This apparatus, installed on the main water line to a residence, limits the flow into the residence during a single usage to a predetermined volume, such as 100 gallons. Between individual usages, the apparatus automatically resets. Thus, consumption to the residence is only limited when the predetermined volume limit is achieved in a single usage.
Further, a municipality may require the installation of the apparatus on residences to aid in the restoration of water pressure after closure of the main water line. If, for example, several residences open their water taps while the main water line is closed and do not return the taps to the closed position, it may be difficult to reestablish pressure within the main water line. With a flow control apparatus in place on each residence, the primary flow into each residence having open taps will be shut off after a predetermined volume of fluid has passed through the apparatus. The control line continues to provide a nominal flow of fluid as long as the taps remain open. Once each resident closes his or her respective tap, pressure in the control line of each device will build until the apparatus resets. By stopping the primary flow into the residences, proper pressure within the main water line may be established.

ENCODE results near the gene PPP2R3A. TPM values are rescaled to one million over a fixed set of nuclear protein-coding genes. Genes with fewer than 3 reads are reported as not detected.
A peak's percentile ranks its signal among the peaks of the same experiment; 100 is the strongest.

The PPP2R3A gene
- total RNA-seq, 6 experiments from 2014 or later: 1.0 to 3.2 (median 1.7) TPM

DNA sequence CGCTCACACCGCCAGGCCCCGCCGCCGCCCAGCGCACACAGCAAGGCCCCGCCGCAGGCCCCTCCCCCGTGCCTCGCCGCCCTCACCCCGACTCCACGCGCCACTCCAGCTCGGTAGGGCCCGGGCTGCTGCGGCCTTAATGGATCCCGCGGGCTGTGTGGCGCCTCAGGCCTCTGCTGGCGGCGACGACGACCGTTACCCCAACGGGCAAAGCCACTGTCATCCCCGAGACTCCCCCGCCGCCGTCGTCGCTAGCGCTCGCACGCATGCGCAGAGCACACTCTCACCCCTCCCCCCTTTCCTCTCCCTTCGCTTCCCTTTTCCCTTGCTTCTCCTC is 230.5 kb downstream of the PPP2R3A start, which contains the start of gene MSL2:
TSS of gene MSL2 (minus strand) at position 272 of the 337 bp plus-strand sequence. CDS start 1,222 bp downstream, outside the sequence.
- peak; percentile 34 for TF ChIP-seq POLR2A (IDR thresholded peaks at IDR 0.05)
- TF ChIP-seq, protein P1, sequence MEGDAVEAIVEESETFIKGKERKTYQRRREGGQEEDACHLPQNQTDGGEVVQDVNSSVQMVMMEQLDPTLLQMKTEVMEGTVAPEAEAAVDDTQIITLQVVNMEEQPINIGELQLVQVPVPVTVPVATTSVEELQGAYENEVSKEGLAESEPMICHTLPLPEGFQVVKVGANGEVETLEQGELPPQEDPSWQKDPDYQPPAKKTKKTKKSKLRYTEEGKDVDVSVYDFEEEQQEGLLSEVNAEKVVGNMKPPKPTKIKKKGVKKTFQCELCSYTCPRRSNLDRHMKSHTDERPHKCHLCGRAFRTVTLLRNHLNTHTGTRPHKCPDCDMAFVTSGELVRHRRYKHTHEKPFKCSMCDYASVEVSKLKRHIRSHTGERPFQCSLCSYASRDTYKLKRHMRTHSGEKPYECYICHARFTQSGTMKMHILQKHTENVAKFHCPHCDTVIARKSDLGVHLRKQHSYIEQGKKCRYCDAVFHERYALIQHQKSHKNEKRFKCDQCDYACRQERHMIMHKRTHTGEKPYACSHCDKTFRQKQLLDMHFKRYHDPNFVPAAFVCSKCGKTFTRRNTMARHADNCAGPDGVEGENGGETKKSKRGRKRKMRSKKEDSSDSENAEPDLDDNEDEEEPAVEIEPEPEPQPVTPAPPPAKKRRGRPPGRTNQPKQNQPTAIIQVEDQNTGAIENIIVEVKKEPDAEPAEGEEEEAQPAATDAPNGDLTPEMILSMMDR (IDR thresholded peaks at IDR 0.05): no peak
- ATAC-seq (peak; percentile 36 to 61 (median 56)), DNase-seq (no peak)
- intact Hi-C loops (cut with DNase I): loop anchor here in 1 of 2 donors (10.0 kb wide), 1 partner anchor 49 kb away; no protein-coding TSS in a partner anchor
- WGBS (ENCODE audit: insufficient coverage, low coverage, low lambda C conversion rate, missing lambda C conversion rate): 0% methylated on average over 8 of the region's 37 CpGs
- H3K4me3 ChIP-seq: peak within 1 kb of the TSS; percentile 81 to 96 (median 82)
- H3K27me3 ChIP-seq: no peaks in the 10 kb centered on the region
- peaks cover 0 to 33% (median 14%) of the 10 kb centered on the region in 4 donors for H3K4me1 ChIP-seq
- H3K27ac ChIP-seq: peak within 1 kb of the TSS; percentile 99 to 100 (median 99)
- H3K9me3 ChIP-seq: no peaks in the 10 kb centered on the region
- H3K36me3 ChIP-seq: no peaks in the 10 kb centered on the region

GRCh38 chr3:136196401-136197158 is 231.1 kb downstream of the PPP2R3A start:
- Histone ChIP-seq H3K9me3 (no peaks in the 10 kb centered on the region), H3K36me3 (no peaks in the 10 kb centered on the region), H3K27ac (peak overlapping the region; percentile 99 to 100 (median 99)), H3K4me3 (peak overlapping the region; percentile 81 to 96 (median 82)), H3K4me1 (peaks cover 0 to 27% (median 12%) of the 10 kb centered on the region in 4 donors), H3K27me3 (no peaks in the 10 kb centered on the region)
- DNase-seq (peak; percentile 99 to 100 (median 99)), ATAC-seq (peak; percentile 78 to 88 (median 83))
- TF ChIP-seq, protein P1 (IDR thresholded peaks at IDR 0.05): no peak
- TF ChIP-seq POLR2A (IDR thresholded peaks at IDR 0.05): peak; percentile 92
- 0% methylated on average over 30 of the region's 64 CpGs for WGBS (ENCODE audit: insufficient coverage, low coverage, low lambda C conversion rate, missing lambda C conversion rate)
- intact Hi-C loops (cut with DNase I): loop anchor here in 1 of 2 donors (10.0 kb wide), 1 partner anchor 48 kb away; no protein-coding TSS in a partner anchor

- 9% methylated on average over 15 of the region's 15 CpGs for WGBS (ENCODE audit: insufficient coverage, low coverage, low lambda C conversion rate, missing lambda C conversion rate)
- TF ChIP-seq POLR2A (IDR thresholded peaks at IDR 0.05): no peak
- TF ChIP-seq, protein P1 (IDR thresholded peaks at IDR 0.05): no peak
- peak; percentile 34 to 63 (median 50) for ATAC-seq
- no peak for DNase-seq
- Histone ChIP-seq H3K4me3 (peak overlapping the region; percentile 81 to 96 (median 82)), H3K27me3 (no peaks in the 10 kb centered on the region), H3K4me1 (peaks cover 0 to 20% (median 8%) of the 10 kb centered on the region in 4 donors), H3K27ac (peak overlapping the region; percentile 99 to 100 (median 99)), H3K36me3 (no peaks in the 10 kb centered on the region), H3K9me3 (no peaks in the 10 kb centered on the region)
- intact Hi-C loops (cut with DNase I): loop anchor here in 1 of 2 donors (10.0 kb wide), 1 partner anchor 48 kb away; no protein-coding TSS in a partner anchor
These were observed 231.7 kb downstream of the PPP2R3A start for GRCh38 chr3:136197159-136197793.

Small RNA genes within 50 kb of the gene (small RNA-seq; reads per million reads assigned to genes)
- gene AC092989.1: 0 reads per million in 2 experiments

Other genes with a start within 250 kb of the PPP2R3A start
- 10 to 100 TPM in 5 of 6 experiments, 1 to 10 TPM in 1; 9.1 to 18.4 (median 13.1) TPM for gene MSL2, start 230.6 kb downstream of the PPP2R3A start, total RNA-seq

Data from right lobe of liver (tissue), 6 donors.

This apparatus works with various types of fluids, including pressurized gases, water and oil.
Other features and advantages of the invention will be apparent from the following description, the accompanying drawing and the appended claims.
The flow control apparatus 100 comprises a rotary meter 110, a diaphragm valve 130, a eductor diaphragm 160, an eductor 270, a rotary valve 170, a main axle control assembly 190, and an engagement controller 230. A primary line 312 provides fluid communication of a primary stream 310 by device inlet 102, rotary meter 110, diaphragm valve 130, eductor 270, and device outlet 104.
An actuating line first segment 324 provides fluid communication of an actuating stream 320 from device inlet 102 to rotary valve 170.